Payday loan ads are no longer welcome on Google.
The website said Wednesday that it had banned ads for these “fraudulent or harmful financial products” because they “can lead to unaffordable payments and high failure rates for users”.
The global policy change for the AdWords program begins July 13th opinion from Google (. )
“We will no longer allow ads for loans that are due for repayment within 60 days of the date of issue. In the US, we also prohibit ads for loans with an APR of 36% or more,” the statement said.
The ban doesn’t affect companies that offer mortgages, auto loans, student loans, business loans, or credit card ads.
Google said it is vigilant not to advertise “counterfeit or harmful products” or those that “seek to mislead users about the companies they represent”.
In 2015, Google deactivated over 780 million ads.
“Financial services ads are a particular area of vigilance considering how important they are to the livelihood and well-being of people,” the statement said.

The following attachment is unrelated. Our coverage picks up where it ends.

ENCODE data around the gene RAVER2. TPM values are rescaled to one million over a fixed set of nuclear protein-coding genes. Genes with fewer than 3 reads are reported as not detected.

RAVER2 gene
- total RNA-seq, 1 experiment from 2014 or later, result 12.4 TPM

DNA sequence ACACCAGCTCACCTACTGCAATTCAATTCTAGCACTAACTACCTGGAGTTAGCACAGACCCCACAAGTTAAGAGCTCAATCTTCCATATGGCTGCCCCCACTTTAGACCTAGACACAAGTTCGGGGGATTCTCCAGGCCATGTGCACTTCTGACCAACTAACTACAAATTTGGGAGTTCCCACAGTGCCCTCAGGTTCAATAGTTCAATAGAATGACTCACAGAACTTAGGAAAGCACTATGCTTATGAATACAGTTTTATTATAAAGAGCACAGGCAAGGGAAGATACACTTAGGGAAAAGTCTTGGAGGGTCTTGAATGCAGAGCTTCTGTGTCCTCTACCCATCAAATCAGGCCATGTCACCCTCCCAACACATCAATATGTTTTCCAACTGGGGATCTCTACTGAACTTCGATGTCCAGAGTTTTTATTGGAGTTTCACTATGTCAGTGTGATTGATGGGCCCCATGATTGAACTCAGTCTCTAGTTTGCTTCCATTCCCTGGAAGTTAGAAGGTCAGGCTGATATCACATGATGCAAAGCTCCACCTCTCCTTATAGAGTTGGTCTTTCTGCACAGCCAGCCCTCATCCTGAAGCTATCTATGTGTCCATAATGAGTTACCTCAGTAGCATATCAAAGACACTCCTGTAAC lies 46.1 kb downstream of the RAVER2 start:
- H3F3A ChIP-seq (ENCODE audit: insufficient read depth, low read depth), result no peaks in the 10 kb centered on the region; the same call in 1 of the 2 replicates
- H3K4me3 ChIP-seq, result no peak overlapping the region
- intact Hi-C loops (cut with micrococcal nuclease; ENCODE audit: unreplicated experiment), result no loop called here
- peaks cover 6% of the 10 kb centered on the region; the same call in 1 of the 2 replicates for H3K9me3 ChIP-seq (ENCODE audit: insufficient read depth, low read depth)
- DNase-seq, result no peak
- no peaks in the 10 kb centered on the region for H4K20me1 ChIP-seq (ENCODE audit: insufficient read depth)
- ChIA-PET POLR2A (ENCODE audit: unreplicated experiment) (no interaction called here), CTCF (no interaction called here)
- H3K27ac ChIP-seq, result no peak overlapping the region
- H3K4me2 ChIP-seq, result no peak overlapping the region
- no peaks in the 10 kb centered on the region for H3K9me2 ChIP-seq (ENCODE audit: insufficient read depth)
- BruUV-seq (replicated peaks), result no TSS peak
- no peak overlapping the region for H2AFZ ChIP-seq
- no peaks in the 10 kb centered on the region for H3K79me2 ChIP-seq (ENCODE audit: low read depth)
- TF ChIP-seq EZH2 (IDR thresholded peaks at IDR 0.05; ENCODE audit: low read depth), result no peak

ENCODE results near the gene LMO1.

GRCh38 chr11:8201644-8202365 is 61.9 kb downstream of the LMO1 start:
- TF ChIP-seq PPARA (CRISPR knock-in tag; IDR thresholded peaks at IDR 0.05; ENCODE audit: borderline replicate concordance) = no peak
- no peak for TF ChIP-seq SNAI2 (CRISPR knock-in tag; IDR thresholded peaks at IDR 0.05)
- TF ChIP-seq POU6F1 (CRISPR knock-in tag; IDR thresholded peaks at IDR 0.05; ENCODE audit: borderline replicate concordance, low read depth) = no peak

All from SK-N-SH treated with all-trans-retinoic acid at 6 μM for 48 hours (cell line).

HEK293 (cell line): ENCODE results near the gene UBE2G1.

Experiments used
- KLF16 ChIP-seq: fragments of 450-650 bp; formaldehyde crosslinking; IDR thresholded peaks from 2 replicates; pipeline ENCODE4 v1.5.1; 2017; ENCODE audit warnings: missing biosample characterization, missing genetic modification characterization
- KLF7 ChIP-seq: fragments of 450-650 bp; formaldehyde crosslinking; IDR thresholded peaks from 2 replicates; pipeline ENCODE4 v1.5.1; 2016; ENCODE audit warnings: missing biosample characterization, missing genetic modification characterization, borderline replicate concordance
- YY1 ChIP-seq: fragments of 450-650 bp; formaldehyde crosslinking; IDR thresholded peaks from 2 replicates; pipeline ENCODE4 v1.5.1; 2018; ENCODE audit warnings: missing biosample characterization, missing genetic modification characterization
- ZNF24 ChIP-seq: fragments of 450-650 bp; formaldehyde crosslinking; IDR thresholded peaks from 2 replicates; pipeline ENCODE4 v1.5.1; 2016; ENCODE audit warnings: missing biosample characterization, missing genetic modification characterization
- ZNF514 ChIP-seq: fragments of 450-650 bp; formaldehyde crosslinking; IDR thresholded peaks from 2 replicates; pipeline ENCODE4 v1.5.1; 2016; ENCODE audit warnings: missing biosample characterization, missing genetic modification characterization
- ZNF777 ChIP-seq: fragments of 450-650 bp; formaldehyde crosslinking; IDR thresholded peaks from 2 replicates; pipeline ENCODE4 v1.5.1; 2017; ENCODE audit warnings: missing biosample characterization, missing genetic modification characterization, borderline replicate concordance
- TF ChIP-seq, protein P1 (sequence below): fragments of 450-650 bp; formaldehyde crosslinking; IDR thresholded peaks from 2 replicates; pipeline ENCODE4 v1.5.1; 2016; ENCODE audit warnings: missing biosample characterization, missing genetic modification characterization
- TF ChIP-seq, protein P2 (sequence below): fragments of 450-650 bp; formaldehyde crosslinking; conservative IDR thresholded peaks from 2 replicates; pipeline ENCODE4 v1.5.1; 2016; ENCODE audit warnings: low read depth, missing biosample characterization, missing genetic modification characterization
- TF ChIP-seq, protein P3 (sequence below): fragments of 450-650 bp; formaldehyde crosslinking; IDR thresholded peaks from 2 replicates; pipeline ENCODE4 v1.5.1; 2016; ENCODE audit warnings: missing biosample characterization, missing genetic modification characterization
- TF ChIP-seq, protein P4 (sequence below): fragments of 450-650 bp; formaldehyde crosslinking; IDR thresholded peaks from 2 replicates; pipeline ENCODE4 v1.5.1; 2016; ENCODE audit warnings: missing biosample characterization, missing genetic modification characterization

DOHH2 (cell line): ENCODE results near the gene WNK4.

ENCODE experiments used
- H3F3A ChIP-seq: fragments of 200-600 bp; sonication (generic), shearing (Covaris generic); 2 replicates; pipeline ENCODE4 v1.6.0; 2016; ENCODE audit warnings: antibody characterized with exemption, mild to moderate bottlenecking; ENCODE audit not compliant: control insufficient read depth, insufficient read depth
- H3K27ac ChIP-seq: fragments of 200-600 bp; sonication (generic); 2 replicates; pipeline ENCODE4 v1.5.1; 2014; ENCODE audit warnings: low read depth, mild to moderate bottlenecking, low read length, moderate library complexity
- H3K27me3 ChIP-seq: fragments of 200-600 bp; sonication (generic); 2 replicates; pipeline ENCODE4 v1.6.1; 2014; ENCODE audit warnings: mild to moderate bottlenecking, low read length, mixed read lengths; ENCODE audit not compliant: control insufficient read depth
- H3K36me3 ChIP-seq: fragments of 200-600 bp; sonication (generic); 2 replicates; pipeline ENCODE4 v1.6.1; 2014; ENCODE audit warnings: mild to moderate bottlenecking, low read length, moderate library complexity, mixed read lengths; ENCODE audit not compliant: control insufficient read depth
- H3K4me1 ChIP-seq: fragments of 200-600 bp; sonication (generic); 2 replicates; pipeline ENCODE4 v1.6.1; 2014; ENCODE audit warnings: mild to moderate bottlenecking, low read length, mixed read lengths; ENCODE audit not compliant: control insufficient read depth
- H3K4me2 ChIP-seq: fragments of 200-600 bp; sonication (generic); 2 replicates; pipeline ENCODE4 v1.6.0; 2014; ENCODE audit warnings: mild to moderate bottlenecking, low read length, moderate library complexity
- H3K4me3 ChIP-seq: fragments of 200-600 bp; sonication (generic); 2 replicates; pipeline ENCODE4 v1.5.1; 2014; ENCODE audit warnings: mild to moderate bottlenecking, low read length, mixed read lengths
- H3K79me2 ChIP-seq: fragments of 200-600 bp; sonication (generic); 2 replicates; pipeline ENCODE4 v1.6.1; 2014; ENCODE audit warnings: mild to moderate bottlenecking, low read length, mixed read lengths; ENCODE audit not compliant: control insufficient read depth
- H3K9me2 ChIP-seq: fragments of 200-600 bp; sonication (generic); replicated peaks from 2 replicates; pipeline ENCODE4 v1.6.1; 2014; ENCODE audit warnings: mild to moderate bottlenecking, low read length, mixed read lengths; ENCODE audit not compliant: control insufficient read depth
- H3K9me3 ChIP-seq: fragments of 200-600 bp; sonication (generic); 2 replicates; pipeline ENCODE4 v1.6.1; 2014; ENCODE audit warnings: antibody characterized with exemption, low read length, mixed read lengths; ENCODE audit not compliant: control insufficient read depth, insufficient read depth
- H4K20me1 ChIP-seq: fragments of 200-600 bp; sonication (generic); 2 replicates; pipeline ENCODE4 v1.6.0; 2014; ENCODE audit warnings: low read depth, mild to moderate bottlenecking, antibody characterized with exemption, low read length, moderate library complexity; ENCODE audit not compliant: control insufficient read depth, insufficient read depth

Wade Henderson, President and CEO of the Leadership Conference on Civil and Human Rights, welcomed the move.
“This new policy addresses many of the long-standing concerns of the entire civil rights community about payday predatory loans. These companies have long used shrewd advertising and aggressive marketing to entice consumers into outrageously high-yielding loans – often those who can least afford it. ”
Almost every year twelve million Americans Use Payday Loans.
These borrowers tend to have financial problems and rely on the loans for quick cash.
However, the US Consumer Financial Protection Bureau has called the loans “debt traps”. They usually have interest rates in excess of 100%, and borrowers often have to take out additional loans to pay off the original because of the short repayment window.
While the decision to ban payday loans is apparently voluntary, various international governments frequently urge Google to remove questionable ads and content. Google is actually one of the largest internet censors in the world.
For example, Google removed ads for Canadian pharmacies selling drugs to US customers. In this case, it was forced through a 2011 Justice Department settlement in which it paid $ 500 million. That dollar amount reflected how much Google made from the ads, combined with what the pharmacies estimated in sales.
CNNMoney (New York) Initial published May 11, 2016 at 10:13 am ET